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Diagnoses, Differentials, and ICD Codes The case of E. J. demonstrates that psychosis and mood disorder had a rapid onset. The symptoms appeared after the patient had been treated with Prednisone, which allows viewing this medication as a trigger for his current state. Treatment of severe poison ivy exposure consequences required high doses of corticosteroids to be used over a short period. Unfortunately, there is no information on how long E. J. was on Prednisone, and on which types of medications, he was during the past 11 months. Given the abovementioned facts, the diagnose for E. J. would be psychosis induced by corticosteroids. Features match most criteria developed for it in the DSM-V guide (American Psychiatric Association, 2013). Firstly, the patient had auditory hallucinations, which developed soon after receiving Prednisone, the latter known for being capable of producing such symptoms. Secondly, there had been no previous history of psychiatric abnormalities. Finally, the patient could not function appropriately in society and required help from family and hospital personnel to perform daily activities due to hallucinations. The current ICD classification has a group of substance-induced psychotic disorders, yet there is no separate category for corticosteroids as a cause. Consequently, it is most likely to be classified under either 6C4E.6 or 6C4G.6 codes (ICD-11 for mortality and morbidity statistics, 2019). It should also be differentiated from schizophrenia and other diagnoses of the group. Corticosteroid-induced psychosis is not a very common adverse effect of treatment. For instance, in a studied population of 520 patients, 5.4% had this diagnosis (Kenna, Poon, de Los Angeles, & Koran, 2011). Other side effects of corticosteroid therapy include mania, depression, or delirium (Muzyk, Holt, & Gagliardi, 2010). Several risk factors contribute to the incidence of psychosis, including gender and dosage. Research suggests that the female population is more likely to experience psychiatric issues (Menon, Sunny, Pereira, Chikkaveeraiah, & Ramesh, 2018). There is also a straight correlation between dosage and the severity of symptoms (Menon et al., 2018). High doses of corticosteroids, which was the case of E. J., are more likely to result in a psychiatric episode. However, the duration of symptoms described in the case of E. J. does not match the typical clinical picture for the diagnosis. Evidence-based literature suggests that stopping corticosteroid therapy results in the rapid disappearance of adverse psychotic symptoms (Menon et al., 2018). It usually takes days or weeks for improvement, while the case of E. J. demonstrates the patient is staying in the hospital for 11 months. Nevertheless, in some situations, psychosis may be sustained months after corticosteroid cessation (Gable & Dwayne Depry, 2015). Symptoms may be mixed, including delusions, hallucinations, and overall disorganization in behavioral patterns. Corticosteroid-Induced Psychosis versus Dementia and Schizophrenia In the studied case, E. J. is an elderly patient, which increases the risk of him developing dementia. The fact of him having auditory hallucinations may support this theory as one of the frequent psychiatric changes, which occur in 20-30 percent of patients having this diagnosis (Sadock, Sadock, & Ruiz, 2015). However, dementia is characterized by the gradual increase of cognitive deficits, which should have been noticed before corticosteroid treatment in the case of E. J. Even if the condition is classified as substance-induced, both memory impairment and aphasia, apraxia, agnosia, or disturbance in executive functioning must be present (Sadock et al., 2015). None of those symptoms are seen in E. J.’s behavior, and his grandson did not mention any of them. Late-onset schizophrenia might also be possible for the patient, especially since his mother had this diagnosis. The character of auditory hallucinations he is having falls under the description of positive symptoms, stating that they often have persecutory tone and third-person comments (Vannorsdall & Schretlen, 2019). Cognitive functions remain relatively stable for elderly patients with late-onset schizophrenia, allowing them to perform many day-to-day activities (Hussein, El Shafei, Abd El Meguid, El Missiry, & Mahmoud, 2011). However, the DSM criteria for this diagnosis include a point that symptoms must not be induced by substance use (Vannorsdall & Schretlen, 2019). In the case of E. J., agitation and hallucinations clearly appeared after the corticosteroid treatment.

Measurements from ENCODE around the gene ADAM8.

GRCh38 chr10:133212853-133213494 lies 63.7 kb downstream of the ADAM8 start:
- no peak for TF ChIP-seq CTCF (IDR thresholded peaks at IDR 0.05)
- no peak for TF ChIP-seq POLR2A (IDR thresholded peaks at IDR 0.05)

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Medications The first step in treating E. J. would be reducing the dosage of corticosteroids to a minimum if he still requires them. Psychopharmacologic course is needed for dealing with psychosis itself, including auditory hallucinations. Low-dose antipsychotics would be the primary type of medications used for this purpose. Olanzapine is one of the common drugs for treating such conditions, with many patients recovering from adverse symptoms (Muzyk et al., 2010). Some of the side effects include significant weight gain independent of the patient’s initial body mass, asthenia, and extrapyramidal symptoms. Drug-induced hypersensitivity syndrome is one of the rare ADRs for olanzapine. Alcohol should not be taken when undergoing treatment with this medication since it may increase adverse reactions from the nervous system. A patient may lose concentration or experience thinking difficulties. Olanzapine, as well as other antipsychotics, should be prescribed carefully to patients with cardiac issues (Muzyk et al., 2010), so an APRN should control E. J.’s state regarding this factor. Glucose level should be another one of the monitoring points, as it tends to fluctuate during the treatment course. Psychosocial Issues The patient is 67 years old, meaning that he is most likely retired. The absence of day-to-day work activities may leave him with a feeling of social exclusion, especially if he is not a part of any community groups or events. Issues such as mood liability and agitation that appeared after the corticosteroid treatment may also be caused by various factors of the patient’s environment. It is critical to understand how well his family and friends support him, what kind of neighborhood he resides at, what is the quality of his interactions with other people. For example, studies show that most patients with late-onset schizophrenia live a rather lonely life (Hussein et al.). The case study suggests that E. J. was brought to the hospital by his grandson, which is a positive sign in this matter. Variables Related to Aging and Mental Health The patient has a family history of psychiatric illnesses, as his mother had schizophrenia. Although this illness develops in only three percent of people over 60 years old (Vannorsdall & Schretlen, 2019), it serves as an additional risk factor for E. J. Mental health in geriatric populations is one of the core issues, with psychotic symptoms being prevalent (Vannorsdall & Schretlen, 2019). Moreover, the patient has hypertension and coronary artery disease, which may be extremely dangerous, especially in the elderly population. Recommendations Firstly, it is critical to create a safe environment for the patient. The case study mentions that E. J. is having paranoia, which may be a source of his adverse behavior towards himself and the people surrounding him. An APRN should monitor that the assisted living facility, where the patient currently resides, suits all his needs in care and support. Additionally, cognitive-behavioral therapy should be provided to ensure that E. J. can function adequately in daily life. Psychological support should also be given, as the patient is most likely frightened and insecure due to the psychosis episode. Moreover, cardiometabolic risk factors must be one of the key monitoring points done by an APRN due to the medical history of E. J. and the proposed treatment scheme. Besides, it is a sensible step to take within the geriatric population. Finally, attention must be made to strengthening the patient’s ties to family and friends as a part of mental health risk prevention initiatives. Conclusion The 67-year old patient appears to have psychosis induced by being treated with high doses of corticosteroids. People who have dementia may have similar symptoms as E. J., yet this illness is developing slowly and is associated with cognitive malfunctions. Schizophrenia is also unlikely, as it does not develop as a result of medical substance use. The patient requires treatment with antipsychotics, which should be accompanied by cognitive-behavioral and psychological therapy. An APRN should also monitor his cardiometabolic state, as E. J. has a history of diseases associated with high pressure and issues with arteries. He also requires support from family and friends, as it contributes positively to mental health, especially in geriatric populations. References American Psychiatric Association. (2013). Diagnostic and statistical manual of mental disorders (5th ed). Arlington, VA: American Psychiatric Association.